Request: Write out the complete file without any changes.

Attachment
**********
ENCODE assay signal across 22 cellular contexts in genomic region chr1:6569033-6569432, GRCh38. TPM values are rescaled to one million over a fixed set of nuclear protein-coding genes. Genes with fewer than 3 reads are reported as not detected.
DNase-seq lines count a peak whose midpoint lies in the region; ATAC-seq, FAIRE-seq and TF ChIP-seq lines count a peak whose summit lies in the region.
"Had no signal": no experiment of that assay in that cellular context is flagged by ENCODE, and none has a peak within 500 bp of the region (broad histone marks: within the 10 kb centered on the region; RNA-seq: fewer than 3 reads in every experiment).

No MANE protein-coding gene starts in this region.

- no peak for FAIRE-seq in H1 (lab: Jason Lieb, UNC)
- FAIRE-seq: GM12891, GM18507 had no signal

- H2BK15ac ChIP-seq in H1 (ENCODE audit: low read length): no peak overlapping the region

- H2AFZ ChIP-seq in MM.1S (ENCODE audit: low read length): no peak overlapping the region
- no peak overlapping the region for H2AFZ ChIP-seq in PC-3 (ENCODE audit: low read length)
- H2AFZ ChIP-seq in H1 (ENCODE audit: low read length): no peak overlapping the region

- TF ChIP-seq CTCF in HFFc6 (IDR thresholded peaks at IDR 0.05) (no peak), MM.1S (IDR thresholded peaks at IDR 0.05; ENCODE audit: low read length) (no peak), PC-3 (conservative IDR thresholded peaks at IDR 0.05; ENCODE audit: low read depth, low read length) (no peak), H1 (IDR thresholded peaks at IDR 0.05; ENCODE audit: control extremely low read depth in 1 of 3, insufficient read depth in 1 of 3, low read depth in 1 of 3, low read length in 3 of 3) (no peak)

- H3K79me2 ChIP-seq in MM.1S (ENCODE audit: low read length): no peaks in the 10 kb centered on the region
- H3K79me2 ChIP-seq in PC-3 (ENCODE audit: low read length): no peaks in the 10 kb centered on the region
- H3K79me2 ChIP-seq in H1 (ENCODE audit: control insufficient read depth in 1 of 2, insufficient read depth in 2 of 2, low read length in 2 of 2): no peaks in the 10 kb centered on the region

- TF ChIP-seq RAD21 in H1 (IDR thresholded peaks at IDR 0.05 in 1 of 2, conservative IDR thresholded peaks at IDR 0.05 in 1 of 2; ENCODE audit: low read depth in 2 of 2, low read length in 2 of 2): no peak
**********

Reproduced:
ENCODE assay signal across 22 cellular contexts in genomic region chr1:6569033-6569432, GRCh38. TPM values are rescaled to one million over a fixed set of nuclear protein-coding genes. Genes with fewer than 3 reads are reported as not detected.
DNase-seq lines count a peak whose midpoint lies in the region; ATAC-seq, FAIRE-seq and TF ChIP-seq lines count a peak whose summit lies in the region.
"Had no signal": no experiment of that assay in that cellular context is flagged by ENCODE, and none has a peak within 500 bp of the region (broad histone marks: within the 10 kb centered on the region; RNA-seq: fewer than 3 reads in every experiment).

No MANE protein-coding gene starts in this region.

- no peak for FAIRE-seq in H1 (lab: Jason Lieb, UNC)
- FAIRE-seq: GM12891, GM18507 had no signal

- H2BK15ac ChIP-seq in H1 (ENCODE audit: low read length): no peak overlapping the region

- H2AFZ ChIP-seq in MM.1S (ENCODE audit: low read length): no peak overlapping the region
- no peak overlapping the region for H2AFZ ChIP-seq in PC-3 (ENCODE audit: low read length)
- H2AFZ ChIP-seq in H1 (ENCODE audit: low read length): no peak overlapping the region

- TF ChIP-seq CTCF in HFFc6 (IDR thresholded peaks at IDR 0.05) (no peak), MM.1S (IDR thresholded peaks at IDR 0.05; ENCODE audit: low read length) (no peak), PC-3 (conservative IDR thresholded peaks at IDR 0.05; ENCODE audit: low read depth, low read length) (no peak), H1 (IDR thresholded peaks at IDR 0.05; ENCODE audit: control extremely low read depth in 1 of 3, insufficient read depth in 1 of 3, low read depth in 1 of 3, low read length in 3 of 3) (no peak)

- H3K79me2 ChIP-seq in MM.1S (ENCODE audit: low read length): no peaks in the 10 kb centered on the region
- H3K79me2 ChIP-seq in PC-3 (ENCODE audit: low read length): no peaks in the 10 kb centered on the region
- H3K79me2 ChIP-seq in H1 (ENCODE audit: control insufficient read depth in 1 of 2, insufficient read depth in 2 of 2, low read length in 2 of 2): no peaks in the 10 kb centered on the region

- TF ChIP-seq RAD21 in H1 (IDR thresholded peaks at IDR 0.05 in 1 of 2, conservative IDR thresholded peaks at IDR 0.05 in 1 of 2; ENCODE audit: low read depth in 2 of 2, low read length in 2 of 2): no peak